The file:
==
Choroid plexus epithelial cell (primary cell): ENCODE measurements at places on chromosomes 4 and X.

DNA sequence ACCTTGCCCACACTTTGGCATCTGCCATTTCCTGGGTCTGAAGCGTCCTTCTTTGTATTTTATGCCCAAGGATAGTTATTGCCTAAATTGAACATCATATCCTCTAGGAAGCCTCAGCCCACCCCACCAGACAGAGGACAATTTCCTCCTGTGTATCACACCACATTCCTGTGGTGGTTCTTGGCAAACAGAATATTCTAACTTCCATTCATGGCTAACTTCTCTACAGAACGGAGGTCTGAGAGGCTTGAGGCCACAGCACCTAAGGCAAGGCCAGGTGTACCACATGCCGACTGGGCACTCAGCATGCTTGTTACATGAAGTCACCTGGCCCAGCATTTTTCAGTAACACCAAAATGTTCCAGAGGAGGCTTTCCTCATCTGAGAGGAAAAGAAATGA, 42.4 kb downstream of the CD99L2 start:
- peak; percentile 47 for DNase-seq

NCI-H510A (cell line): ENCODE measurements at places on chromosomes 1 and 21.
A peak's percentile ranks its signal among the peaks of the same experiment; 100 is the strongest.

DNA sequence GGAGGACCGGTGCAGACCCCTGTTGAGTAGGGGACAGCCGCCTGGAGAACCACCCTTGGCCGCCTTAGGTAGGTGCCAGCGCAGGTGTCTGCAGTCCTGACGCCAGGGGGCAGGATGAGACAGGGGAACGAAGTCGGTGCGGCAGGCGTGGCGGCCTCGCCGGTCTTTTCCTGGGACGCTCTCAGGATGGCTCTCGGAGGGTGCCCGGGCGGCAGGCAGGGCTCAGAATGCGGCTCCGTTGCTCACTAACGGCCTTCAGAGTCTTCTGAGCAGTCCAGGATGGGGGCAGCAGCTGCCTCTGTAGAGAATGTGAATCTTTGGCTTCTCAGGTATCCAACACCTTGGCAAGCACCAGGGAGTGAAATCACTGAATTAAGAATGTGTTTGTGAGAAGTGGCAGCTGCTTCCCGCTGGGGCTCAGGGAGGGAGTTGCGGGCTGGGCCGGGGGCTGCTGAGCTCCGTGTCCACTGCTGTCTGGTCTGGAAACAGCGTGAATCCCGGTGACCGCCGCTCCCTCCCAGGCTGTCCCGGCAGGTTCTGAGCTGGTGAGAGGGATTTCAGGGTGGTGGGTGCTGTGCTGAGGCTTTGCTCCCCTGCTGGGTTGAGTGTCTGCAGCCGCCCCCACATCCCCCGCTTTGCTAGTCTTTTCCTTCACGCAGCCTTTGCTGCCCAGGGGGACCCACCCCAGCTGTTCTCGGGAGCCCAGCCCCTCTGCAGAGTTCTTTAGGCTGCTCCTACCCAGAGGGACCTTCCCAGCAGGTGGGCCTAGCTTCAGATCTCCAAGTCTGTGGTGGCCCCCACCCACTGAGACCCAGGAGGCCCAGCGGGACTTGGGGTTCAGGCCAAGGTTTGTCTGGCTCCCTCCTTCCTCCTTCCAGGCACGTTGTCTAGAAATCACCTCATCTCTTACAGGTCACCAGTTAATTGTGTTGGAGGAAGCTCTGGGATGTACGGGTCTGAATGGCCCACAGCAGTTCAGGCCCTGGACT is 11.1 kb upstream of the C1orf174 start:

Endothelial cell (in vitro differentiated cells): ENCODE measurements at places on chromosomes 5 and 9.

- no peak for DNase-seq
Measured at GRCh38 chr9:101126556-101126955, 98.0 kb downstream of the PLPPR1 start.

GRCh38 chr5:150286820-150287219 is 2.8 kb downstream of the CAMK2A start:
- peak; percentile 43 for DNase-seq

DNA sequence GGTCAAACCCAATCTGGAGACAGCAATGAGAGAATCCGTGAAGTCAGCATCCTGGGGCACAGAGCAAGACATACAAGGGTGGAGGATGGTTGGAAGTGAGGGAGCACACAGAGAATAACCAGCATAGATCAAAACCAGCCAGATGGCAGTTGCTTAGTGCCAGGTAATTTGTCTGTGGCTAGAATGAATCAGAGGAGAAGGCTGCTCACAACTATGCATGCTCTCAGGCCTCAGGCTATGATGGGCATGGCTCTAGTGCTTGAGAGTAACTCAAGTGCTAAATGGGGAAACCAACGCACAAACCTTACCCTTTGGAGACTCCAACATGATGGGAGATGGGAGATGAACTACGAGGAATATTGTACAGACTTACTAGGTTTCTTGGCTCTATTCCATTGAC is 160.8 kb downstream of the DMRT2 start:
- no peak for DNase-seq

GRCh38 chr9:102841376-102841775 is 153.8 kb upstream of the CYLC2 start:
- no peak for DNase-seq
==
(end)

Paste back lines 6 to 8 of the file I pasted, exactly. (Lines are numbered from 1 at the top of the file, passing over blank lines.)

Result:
DNA sequence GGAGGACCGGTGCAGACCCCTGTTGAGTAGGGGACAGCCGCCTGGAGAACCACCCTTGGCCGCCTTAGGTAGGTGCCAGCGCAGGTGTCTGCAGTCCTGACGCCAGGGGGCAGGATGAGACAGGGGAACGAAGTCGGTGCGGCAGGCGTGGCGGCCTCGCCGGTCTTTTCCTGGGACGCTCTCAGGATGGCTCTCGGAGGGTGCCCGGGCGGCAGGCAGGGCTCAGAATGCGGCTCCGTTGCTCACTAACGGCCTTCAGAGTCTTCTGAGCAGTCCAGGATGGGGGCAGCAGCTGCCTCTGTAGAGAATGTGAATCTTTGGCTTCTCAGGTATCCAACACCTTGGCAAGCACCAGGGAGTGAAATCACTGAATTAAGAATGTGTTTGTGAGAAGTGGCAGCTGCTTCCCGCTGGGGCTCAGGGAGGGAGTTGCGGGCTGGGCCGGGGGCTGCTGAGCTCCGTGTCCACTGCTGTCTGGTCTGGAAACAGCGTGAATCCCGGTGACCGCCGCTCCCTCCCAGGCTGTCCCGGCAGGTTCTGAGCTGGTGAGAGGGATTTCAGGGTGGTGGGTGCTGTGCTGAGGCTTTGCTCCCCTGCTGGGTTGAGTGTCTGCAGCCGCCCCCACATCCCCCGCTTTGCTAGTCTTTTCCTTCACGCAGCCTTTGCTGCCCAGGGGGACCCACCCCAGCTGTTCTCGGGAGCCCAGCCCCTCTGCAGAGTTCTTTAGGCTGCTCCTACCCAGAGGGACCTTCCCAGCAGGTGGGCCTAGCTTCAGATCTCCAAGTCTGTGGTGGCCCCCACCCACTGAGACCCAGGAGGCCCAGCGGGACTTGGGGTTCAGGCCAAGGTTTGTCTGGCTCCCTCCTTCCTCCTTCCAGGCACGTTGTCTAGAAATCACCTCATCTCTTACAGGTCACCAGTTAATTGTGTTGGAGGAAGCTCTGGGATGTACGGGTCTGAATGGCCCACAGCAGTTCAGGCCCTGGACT is 11.1 kb upstream of the C1orf174 start:

Endothelial cell (in vitro differentiated cells): ENCODE measurements at places on chromosomes 5 and 9.

- no peak for DNase-seq